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Relocating children after a divorce in Illinois

Posted on in Divorce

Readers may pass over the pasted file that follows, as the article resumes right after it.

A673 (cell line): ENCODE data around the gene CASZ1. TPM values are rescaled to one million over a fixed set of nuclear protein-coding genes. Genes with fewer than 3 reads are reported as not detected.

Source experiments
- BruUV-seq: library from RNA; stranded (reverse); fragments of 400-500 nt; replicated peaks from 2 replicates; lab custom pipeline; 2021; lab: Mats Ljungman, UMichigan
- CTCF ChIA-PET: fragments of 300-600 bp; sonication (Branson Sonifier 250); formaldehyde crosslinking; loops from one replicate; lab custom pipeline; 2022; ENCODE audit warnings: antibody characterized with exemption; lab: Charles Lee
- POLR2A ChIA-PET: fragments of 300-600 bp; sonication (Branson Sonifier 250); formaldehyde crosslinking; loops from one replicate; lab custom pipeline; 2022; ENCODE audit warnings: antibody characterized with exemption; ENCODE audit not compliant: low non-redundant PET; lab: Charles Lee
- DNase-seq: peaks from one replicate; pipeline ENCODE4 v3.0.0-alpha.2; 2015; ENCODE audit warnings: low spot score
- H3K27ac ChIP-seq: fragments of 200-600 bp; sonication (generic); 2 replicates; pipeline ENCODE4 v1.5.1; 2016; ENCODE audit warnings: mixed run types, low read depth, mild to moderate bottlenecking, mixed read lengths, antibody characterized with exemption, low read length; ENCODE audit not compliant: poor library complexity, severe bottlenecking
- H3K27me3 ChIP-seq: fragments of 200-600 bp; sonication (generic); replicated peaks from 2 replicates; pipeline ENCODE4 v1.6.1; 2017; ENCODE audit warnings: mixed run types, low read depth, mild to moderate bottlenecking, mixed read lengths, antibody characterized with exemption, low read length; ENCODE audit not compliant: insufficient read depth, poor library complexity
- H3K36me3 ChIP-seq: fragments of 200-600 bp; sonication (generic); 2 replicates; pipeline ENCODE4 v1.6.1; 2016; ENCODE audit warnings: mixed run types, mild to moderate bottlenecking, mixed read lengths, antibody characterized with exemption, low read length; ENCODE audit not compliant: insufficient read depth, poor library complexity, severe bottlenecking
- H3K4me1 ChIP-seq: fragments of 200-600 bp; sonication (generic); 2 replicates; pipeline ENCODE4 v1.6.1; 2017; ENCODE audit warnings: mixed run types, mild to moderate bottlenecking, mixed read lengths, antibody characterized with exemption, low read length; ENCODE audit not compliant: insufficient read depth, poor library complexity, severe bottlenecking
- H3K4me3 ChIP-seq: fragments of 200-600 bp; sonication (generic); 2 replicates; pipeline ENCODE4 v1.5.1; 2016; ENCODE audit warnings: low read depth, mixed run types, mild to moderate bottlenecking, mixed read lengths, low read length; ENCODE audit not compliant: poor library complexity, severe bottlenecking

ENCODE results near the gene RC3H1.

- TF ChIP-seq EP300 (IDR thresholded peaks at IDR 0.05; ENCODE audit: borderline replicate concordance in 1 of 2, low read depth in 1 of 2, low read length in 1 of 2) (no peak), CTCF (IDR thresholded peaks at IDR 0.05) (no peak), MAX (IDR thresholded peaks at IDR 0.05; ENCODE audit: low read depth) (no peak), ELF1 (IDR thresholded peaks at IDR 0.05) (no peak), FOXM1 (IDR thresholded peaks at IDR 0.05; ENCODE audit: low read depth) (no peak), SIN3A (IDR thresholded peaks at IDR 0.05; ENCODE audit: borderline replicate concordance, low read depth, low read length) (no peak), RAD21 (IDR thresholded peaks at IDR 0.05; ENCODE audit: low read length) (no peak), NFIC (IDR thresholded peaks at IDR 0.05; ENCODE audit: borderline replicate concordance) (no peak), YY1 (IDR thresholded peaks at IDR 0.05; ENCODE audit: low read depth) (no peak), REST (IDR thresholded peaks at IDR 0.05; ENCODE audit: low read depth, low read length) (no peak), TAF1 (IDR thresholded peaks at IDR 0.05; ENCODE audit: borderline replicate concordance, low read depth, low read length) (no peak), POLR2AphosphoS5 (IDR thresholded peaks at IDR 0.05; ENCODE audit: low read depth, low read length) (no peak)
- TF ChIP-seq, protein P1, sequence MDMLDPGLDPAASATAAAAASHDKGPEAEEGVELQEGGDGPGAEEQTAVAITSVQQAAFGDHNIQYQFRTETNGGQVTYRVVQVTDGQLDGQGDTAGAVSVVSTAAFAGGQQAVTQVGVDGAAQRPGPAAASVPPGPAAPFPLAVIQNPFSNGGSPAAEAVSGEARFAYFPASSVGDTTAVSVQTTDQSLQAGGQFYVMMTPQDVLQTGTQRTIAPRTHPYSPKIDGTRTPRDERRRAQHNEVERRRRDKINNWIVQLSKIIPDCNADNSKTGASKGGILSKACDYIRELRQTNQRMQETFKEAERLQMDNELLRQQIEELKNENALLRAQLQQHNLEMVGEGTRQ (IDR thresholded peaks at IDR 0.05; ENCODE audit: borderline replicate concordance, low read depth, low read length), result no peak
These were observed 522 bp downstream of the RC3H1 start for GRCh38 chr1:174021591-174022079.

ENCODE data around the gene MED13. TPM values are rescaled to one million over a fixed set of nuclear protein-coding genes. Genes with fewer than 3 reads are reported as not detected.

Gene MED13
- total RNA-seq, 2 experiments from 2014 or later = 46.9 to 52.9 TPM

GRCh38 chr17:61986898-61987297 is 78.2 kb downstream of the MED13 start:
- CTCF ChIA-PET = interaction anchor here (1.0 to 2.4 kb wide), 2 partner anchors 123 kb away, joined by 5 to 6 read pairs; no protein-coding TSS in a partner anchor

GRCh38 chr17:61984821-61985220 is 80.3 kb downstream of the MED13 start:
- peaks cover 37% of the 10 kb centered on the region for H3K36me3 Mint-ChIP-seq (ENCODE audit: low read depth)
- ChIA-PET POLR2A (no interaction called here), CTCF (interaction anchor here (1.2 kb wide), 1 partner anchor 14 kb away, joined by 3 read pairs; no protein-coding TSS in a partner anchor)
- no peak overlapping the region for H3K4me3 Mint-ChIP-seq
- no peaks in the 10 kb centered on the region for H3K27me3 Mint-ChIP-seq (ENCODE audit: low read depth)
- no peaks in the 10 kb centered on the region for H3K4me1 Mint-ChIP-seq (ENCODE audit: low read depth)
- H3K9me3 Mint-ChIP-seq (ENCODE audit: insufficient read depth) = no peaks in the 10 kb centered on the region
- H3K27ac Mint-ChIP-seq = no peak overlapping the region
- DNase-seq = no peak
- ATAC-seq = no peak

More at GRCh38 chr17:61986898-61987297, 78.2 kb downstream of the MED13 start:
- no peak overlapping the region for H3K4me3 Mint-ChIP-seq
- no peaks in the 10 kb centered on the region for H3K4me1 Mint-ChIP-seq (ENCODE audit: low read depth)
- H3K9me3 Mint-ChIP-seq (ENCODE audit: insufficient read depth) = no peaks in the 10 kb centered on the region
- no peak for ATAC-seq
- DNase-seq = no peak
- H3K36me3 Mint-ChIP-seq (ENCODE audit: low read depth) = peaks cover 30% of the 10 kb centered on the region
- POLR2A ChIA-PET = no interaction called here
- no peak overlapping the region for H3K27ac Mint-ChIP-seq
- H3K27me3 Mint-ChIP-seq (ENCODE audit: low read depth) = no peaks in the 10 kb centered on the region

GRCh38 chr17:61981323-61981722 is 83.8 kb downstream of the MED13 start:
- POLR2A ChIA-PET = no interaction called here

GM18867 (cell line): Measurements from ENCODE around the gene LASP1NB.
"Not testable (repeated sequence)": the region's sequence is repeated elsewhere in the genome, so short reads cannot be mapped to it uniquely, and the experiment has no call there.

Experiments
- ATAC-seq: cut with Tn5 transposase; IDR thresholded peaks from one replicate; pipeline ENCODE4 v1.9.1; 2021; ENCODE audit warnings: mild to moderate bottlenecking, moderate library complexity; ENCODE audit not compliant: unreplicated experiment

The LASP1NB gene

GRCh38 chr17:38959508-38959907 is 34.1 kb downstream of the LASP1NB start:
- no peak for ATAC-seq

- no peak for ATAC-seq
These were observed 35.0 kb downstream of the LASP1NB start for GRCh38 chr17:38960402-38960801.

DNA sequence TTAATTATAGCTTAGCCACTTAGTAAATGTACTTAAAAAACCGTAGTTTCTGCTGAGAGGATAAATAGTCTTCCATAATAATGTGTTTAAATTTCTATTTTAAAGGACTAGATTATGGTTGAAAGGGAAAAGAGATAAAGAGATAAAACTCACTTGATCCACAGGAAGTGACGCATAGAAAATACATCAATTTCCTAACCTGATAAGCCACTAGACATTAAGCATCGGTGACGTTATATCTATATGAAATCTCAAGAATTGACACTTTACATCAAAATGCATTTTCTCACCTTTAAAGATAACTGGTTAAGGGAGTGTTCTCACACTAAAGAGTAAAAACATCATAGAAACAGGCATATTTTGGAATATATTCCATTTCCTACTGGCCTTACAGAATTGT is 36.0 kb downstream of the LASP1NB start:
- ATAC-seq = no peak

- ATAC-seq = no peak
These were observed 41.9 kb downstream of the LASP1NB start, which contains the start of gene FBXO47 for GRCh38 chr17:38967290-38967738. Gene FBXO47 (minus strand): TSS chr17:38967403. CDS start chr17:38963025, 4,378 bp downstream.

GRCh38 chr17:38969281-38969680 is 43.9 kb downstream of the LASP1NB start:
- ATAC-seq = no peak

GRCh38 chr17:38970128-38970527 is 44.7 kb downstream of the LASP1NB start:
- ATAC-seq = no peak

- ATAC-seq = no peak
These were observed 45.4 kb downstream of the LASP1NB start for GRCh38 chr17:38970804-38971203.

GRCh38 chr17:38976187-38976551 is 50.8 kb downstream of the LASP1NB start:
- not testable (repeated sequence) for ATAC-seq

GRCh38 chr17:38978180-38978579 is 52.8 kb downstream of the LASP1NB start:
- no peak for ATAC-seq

LucyAfter a divorce, often times parents continue to live very close to one another so that they can both be near their child and remain active in the child's life. Sometimes, however, a parent may choose to relocate, whether it is to be near family, for a new job, or for another reason. If the custodial parent wants to relocate and take the child with him or her, they must follow state custody laws and any custody agreements that have been set up for the child. According to Illinois law, a custodial parent has the right to relocate the child after a divorce. There may be restrictions specified in the custodial rights that were laid out in the custody agreement, however. Even with the power to move the child to another state, the custodial parent must provide the noncustodial parent with advance notice and details for all travel or relocation plans. If, after receiving notice of the relocation, the noncustodial parent does not want the child to be relocated, the custodial parent can apply for an "Order of Removal" from the court. If the custodial parent can prove that relocation will be in the best interests of the child, the order may be granted. The law does not favor moving a child away from either of their parents, and electronic communication is not considered a substitute for spending time together. Parents may disagree on whether a custodial parent may relocate with a child after the divorce, regardless of the custody arrangement. In order to receive the court order, the custodial parent must prove to the court that the relocation is in the best interest of the child. The court will consider the child's needs and the impact that the relocation will have on the child’s life. The parent seeking the relocation must also state a significant reason for the relocation, such as a job or need for access to medical treatments outside state lines. Another possibility is relocation within the state, which is allowed without the tedious process required by out-of-state relocation. Parents should still review custody terms laid out in the divorce. If the relocation within the state will affect the noncustodial parent's visitation rights, it is best to consult an attorney. If you wish to relocate your child out of state, or their other parent is attempting to do so, contact a family law attorney to assist you. Attorneys from the Davi Law Group can help you get your child where they need to be.
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